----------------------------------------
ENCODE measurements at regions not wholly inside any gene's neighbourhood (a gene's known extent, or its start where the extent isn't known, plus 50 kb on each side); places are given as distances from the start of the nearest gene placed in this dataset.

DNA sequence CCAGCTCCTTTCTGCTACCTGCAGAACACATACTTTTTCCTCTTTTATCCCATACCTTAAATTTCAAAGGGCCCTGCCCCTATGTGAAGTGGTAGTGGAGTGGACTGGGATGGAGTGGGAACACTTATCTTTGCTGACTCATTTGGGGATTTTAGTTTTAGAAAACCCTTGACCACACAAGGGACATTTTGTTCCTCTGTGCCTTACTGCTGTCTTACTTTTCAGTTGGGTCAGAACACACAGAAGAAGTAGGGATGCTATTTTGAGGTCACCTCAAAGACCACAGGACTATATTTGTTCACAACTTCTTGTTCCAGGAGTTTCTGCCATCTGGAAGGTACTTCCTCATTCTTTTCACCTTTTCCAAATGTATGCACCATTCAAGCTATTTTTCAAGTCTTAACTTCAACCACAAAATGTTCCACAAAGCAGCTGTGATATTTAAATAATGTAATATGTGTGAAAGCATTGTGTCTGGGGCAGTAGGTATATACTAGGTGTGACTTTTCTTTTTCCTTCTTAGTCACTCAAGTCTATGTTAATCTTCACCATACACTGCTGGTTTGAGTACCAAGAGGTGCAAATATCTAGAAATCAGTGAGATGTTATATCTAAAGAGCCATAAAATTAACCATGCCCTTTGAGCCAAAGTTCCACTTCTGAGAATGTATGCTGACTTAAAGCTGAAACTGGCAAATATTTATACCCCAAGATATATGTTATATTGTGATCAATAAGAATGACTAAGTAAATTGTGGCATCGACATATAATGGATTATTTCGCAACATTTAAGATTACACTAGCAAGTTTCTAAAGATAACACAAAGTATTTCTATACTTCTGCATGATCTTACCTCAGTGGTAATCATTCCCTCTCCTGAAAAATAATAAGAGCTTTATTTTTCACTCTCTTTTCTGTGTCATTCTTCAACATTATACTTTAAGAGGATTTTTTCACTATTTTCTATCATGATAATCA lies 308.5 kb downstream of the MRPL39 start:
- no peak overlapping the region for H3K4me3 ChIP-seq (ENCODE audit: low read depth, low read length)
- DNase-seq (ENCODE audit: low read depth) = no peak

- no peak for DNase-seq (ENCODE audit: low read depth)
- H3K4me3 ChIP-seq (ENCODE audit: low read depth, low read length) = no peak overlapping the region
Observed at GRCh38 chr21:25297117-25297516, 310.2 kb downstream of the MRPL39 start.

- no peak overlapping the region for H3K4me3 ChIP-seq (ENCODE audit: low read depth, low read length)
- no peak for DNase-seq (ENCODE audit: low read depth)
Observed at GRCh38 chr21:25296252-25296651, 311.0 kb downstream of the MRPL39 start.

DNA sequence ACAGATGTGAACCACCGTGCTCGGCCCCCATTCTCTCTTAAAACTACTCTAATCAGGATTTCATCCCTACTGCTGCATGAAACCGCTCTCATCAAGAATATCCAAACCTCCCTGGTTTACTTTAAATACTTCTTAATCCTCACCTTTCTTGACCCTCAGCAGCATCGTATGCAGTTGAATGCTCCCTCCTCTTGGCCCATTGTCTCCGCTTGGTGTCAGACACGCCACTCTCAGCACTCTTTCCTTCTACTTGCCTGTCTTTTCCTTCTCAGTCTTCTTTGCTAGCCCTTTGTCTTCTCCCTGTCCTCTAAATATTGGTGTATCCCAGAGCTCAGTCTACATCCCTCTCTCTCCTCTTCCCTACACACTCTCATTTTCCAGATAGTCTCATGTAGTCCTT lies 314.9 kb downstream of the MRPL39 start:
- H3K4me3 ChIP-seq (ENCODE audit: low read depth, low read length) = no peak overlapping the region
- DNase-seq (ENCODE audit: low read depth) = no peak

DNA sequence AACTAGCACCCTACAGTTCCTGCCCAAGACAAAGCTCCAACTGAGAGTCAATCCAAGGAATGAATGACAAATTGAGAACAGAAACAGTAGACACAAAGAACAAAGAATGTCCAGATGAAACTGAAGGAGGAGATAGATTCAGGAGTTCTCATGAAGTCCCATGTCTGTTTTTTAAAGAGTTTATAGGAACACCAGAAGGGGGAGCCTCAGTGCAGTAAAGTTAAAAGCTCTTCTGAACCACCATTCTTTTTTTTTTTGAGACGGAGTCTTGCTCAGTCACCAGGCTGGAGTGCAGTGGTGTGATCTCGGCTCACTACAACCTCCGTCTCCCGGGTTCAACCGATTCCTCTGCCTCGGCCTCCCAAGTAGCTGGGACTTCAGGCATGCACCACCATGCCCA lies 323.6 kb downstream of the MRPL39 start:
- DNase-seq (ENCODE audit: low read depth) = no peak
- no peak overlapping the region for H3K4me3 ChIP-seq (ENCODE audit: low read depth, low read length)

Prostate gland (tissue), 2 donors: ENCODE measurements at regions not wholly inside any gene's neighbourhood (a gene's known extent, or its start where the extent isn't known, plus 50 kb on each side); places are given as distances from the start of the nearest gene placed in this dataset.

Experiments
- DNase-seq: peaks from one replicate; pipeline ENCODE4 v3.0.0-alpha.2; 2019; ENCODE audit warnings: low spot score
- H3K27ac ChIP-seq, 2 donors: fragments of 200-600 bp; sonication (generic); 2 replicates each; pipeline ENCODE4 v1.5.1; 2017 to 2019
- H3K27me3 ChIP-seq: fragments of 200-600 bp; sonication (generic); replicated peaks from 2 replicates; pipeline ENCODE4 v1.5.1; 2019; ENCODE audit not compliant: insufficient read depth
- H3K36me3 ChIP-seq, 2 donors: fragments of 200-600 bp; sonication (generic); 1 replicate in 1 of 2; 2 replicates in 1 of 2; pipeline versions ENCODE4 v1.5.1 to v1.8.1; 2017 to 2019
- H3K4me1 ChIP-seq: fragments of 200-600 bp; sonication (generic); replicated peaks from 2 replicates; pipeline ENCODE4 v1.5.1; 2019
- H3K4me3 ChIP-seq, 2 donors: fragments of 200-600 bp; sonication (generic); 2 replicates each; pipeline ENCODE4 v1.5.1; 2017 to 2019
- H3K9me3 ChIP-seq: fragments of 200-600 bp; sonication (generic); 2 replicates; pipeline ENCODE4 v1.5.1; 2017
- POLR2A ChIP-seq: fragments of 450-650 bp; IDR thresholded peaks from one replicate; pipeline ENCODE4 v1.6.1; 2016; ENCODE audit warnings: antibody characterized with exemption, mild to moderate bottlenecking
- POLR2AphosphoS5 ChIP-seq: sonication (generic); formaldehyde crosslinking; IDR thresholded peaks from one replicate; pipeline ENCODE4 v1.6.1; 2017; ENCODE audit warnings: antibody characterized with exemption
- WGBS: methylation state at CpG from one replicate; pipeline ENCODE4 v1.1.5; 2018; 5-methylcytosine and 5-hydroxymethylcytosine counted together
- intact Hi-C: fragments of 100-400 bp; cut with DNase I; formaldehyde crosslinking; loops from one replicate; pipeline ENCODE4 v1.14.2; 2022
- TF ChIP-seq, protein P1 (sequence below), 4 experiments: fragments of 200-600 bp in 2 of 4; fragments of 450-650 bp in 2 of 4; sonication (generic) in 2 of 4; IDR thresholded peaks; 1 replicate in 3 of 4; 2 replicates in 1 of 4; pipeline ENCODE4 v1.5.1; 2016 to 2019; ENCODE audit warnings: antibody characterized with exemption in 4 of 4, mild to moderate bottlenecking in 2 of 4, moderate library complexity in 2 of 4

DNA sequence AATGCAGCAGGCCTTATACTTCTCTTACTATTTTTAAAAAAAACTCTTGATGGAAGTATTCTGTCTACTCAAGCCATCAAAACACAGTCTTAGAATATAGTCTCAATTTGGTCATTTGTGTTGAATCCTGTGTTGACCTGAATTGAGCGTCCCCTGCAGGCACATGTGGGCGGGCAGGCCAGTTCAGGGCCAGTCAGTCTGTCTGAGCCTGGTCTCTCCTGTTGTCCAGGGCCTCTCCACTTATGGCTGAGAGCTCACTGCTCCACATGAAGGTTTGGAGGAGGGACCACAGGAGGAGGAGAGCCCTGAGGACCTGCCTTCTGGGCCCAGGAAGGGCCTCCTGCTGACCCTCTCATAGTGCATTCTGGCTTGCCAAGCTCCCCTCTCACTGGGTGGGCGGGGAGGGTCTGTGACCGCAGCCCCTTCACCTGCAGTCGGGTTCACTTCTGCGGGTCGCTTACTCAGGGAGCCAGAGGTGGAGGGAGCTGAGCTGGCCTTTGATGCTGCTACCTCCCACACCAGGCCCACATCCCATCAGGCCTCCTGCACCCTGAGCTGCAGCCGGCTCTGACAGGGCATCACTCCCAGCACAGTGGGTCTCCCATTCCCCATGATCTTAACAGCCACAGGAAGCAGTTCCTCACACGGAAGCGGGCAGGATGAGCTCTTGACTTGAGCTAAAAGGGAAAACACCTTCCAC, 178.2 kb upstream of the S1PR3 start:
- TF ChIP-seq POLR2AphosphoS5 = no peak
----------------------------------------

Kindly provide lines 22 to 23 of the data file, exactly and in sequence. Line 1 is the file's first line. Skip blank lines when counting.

- H3K36me3 ChIP-seq, 2 donors: fragments of 200-600 bp; sonication (generic); 1 replicate in 1 of 2; 2 replicates in 1 of 2; pipeline versions ENCODE4 v1.5.1 to v1.8.1; 2017 to 2019
- H3K4me1 ChIP-seq: fragments of 200-600 bp; sonication (generic); replicated peaks from 2 replicates; pipeline ENCODE4 v1.5.1; 2019